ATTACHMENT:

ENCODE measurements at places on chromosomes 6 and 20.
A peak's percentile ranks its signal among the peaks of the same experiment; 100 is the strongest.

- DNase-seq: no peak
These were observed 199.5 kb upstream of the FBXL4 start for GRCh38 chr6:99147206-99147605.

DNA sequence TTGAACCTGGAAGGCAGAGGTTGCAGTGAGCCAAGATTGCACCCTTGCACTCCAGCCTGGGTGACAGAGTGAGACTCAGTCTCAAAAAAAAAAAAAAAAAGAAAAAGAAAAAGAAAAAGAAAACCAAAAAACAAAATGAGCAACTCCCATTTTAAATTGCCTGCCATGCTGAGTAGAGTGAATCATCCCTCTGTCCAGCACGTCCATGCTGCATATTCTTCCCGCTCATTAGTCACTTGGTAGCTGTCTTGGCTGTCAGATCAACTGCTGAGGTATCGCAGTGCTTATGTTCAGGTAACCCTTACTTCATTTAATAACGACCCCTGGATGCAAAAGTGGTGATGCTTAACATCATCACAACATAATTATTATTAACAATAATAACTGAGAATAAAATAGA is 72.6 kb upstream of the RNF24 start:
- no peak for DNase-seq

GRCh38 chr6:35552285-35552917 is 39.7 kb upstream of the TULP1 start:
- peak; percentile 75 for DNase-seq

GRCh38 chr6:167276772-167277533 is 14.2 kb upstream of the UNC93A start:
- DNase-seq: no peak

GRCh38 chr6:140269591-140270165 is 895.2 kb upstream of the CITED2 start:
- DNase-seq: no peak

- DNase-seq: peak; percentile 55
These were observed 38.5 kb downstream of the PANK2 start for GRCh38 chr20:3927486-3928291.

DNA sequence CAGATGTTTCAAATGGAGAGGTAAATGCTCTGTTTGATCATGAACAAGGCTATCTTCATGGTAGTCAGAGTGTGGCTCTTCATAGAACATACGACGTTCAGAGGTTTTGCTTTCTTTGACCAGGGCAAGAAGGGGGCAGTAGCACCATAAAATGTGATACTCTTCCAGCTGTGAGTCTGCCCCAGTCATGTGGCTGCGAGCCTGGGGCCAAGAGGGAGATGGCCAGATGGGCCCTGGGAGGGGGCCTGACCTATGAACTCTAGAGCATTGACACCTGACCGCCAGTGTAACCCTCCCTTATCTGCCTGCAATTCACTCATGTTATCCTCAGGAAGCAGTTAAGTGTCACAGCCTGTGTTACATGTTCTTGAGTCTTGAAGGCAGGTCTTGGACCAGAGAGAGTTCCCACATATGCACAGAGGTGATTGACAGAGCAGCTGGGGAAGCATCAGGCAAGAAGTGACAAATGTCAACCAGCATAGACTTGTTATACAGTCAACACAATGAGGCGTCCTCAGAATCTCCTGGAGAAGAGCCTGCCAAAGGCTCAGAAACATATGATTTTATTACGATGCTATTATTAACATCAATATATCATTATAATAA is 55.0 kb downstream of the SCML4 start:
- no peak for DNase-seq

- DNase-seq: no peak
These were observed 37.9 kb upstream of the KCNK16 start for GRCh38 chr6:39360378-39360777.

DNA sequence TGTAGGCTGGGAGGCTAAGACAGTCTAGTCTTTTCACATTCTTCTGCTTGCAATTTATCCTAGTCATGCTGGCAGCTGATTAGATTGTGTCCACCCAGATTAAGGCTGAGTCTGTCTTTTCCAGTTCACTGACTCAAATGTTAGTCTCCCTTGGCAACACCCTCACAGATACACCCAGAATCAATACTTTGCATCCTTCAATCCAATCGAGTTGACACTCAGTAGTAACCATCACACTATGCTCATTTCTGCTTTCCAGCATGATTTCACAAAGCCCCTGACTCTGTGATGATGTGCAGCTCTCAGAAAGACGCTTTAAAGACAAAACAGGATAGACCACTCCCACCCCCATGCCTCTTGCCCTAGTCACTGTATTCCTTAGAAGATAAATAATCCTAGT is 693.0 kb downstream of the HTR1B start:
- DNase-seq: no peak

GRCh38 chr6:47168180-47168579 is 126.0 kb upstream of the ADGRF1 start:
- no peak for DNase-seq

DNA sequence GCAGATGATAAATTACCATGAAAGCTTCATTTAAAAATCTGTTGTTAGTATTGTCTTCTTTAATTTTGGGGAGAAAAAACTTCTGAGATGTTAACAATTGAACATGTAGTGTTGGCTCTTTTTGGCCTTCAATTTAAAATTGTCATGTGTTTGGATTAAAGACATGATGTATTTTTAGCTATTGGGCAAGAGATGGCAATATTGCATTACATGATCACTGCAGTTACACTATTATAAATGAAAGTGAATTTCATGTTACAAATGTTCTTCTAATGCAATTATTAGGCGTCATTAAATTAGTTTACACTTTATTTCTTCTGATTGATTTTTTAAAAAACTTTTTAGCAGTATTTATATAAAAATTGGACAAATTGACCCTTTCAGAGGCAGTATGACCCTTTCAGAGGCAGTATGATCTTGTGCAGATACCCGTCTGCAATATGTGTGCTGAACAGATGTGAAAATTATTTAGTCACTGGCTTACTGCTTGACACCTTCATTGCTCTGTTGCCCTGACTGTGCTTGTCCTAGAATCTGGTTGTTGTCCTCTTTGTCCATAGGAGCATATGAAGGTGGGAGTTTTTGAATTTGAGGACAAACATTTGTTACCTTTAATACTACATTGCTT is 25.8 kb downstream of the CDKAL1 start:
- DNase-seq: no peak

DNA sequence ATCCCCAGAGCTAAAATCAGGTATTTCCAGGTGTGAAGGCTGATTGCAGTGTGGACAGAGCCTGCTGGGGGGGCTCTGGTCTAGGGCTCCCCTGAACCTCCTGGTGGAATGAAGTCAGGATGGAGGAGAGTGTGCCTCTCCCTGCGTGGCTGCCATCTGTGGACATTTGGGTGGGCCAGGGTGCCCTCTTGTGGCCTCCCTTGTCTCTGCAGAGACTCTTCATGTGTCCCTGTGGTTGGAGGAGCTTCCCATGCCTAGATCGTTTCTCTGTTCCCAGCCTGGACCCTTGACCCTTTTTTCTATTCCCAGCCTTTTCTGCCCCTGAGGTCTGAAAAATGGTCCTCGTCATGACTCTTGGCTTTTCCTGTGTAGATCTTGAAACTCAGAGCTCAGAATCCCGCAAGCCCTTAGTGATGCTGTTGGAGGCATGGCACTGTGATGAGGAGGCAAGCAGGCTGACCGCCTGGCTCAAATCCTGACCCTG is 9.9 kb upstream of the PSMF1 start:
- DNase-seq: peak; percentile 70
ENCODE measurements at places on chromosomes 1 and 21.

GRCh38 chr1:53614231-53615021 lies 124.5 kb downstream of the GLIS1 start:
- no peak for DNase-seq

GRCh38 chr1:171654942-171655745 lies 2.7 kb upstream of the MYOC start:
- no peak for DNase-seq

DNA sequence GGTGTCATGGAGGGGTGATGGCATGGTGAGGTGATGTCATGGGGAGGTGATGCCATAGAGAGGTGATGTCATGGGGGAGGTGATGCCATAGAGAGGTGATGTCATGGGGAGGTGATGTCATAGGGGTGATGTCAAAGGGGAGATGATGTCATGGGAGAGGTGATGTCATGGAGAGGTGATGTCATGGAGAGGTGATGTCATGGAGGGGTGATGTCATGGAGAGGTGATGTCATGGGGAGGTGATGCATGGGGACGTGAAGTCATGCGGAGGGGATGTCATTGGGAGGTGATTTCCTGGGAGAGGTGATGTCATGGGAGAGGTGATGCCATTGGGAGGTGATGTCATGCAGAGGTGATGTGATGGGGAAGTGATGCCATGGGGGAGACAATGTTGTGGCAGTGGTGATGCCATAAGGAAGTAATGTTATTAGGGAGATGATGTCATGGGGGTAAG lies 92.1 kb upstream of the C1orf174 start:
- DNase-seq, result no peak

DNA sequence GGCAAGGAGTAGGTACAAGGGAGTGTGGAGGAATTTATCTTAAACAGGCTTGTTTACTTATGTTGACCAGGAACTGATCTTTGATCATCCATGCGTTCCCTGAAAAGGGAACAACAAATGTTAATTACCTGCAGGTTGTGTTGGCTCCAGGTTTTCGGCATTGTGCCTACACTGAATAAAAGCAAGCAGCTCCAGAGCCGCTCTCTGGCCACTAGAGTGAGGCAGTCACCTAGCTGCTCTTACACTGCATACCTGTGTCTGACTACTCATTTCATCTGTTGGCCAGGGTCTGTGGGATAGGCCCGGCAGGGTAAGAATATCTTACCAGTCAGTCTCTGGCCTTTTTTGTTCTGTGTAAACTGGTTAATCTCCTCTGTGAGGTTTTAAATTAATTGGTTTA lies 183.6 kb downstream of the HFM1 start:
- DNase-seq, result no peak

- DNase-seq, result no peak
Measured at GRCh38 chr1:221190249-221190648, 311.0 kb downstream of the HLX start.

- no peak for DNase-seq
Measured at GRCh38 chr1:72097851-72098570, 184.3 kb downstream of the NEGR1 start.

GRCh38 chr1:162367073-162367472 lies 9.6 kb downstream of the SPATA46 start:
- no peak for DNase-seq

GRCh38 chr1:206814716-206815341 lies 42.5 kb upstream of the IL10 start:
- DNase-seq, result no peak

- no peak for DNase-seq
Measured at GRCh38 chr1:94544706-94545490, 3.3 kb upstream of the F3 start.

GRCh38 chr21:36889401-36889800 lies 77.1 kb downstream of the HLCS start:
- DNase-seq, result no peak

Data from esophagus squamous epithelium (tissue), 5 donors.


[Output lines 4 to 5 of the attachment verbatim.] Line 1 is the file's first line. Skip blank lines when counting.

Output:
These were observed 199.5 kb upstream of the FBXL4 start for GRCh38 chr6:99147206-99147605.

DNA sequence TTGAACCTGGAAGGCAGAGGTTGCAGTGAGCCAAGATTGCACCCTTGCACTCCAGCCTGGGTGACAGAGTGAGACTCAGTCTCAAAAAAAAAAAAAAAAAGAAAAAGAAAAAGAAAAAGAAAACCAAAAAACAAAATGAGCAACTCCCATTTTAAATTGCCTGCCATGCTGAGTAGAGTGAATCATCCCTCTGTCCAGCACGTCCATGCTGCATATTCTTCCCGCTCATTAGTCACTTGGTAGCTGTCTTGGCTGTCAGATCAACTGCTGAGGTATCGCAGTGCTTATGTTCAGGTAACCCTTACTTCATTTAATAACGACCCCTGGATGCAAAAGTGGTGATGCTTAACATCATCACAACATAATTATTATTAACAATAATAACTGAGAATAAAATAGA is 72.6 kb upstream of the RNF24 start: